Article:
It?s 6am, the alarm has gone off, and you?re really comfy in bed. Do you really need to go to that 7am class? Would sleeping in before work instead really be all that bad? You intended on going to three classes this week, but it?s already Thursday and you?ve only gone to one. You told your friend that you would go this morning, but you?re already crafting the ?Sorry?.I?m so tired?.? text. Do you think you would ever meet your goals if you talked yourself out of everything that would help reach it?
Accountability is so much more than doing what you say you?re going to do. It involves claiming ownership for how your life turns out, taking charge of your actions, and not making excuses. It?s important because it makes you consistent, helps you make progress toward your goals, and makes you more reliable. If you can?t trust yourself to follow through on the things that you said you would do, how can a friend or a coworker rely on you?
Have the answers to these questions ready before you start working toward your goal, so you can easily address roadblocks as they come up:
- What does achieving your goal mean to you? Does it mean feeling good in your skin, or confident about your life direction? Anticipate any roadblocks that will come up when completing a task, and write them down. Then, anticipate how you will address that roadblock!
- What?s the risk versus reward for this goal? The reward should be much greater than the risk, or work put in. Tape a picture or sticky note of your reward on the mirror if you have to.
- How can I set myself up for success to get that reward easier? Make a list of friends to check in with and other resources to consult when you?re finding it hard to stay focused.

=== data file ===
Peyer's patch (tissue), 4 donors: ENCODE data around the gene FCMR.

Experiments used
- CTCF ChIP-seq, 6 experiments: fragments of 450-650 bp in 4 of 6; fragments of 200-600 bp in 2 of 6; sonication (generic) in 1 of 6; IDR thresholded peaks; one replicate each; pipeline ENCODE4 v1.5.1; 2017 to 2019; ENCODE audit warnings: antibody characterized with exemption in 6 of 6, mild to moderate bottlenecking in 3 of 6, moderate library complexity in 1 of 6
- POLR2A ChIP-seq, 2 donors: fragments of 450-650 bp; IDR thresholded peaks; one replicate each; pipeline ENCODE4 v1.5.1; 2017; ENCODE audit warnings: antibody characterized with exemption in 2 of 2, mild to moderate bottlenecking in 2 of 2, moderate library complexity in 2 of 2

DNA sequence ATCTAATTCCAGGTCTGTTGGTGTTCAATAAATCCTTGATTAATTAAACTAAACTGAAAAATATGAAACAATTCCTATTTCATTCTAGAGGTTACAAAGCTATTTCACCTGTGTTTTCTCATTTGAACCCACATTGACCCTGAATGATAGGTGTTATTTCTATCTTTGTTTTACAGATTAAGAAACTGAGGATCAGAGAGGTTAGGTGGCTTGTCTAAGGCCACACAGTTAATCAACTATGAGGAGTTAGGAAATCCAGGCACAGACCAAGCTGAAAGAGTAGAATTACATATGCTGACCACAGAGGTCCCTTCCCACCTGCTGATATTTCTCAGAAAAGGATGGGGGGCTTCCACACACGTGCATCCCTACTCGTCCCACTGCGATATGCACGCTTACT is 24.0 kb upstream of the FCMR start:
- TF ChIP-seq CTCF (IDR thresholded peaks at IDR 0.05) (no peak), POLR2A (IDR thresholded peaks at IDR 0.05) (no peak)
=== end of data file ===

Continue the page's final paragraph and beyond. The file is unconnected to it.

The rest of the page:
Consider this example about personal accountability. Ashley describes the roadblocks she overcame to feel good about her health and fitness. Take inspiration from her journey, and see how you can apply it to your own sense of accountability.
Being accountable means living a life that is true to what you believe. Years before I picked up boxing, I used to casually drink with people from work and friends from school. Once I started living a more deliberate active lifestyle and making health a priority, I realized drinking didn’t fit the life I was trying to create for myself. Feeling bloated, and waking up with a headache made it really hard to go on trail runs in the morning. I had started to really covet my weekend runs at town lake and, for me, I felt the benefits of running were greater than the nights out. I had to put my big girl pants on and just say no to going out for drinks since it would impede on my run the next day.
Surprisingly, it wasn’t that hard to say no or stop after a few sips because it is what my body preferred. I still hang out with people that drink and I?m usually the designated driver, and I don’t mind that. I have nothing against drinking, or the people that choose to drink, but once I started saying no to drinking and living for my priorities, I became much happier. While it was easy for me to make the switch to being a non-drinker, many people around me were incredulous. However, with consistency I showed I was true to my word on this lifestyle change, and people took me seriously. Had I said I didn’t want to drink because of training the next day and proceeded to drink, I wouldn?t be honest with myself or the boundaries I set, and the people around me would not take my word seriously.
Now that you?ve considered how and why Ashley stuck to her word, think about your own. Are you taking responsibility for your actions? Do you need to reassess how you can make things easier for yourself? Take some time to reflect on these things, and check out our blog again next week for a personal challenge to improve your accountability.